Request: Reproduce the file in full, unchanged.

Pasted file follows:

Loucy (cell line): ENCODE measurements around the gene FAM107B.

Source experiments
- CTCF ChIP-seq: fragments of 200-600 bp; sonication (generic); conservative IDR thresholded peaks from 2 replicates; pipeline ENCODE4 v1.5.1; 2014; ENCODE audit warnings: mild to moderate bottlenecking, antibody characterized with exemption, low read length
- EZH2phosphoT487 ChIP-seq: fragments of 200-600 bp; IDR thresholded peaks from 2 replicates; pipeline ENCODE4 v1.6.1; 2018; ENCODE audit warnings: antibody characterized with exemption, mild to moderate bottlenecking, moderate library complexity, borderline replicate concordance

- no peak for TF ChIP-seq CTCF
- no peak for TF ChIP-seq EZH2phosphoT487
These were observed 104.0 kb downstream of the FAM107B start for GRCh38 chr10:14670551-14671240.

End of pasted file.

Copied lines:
Loucy (cell line): ENCODE measurements around the gene FAM107B.

Source experiments
- CTCF ChIP-seq: fragments of 200-600 bp; sonication (generic); conservative IDR thresholded peaks from 2 replicates; pipeline ENCODE4 v1.5.1; 2014; ENCODE audit warnings: mild to moderate bottlenecking, antibody characterized with exemption, low read length
- EZH2phosphoT487 ChIP-seq: fragments of 200-600 bp; IDR thresholded peaks from 2 replicates; pipeline ENCODE4 v1.6.1; 2018; ENCODE audit warnings: antibody characterized with exemption, mild to moderate bottlenecking, moderate library complexity, borderline replicate concordance

- no peak for TF ChIP-seq CTCF
- no peak for TF ChIP-seq EZH2phosphoT487
These were observed 104.0 kb downstream of the FAM107B start for GRCh38 chr10:14670551-14671240.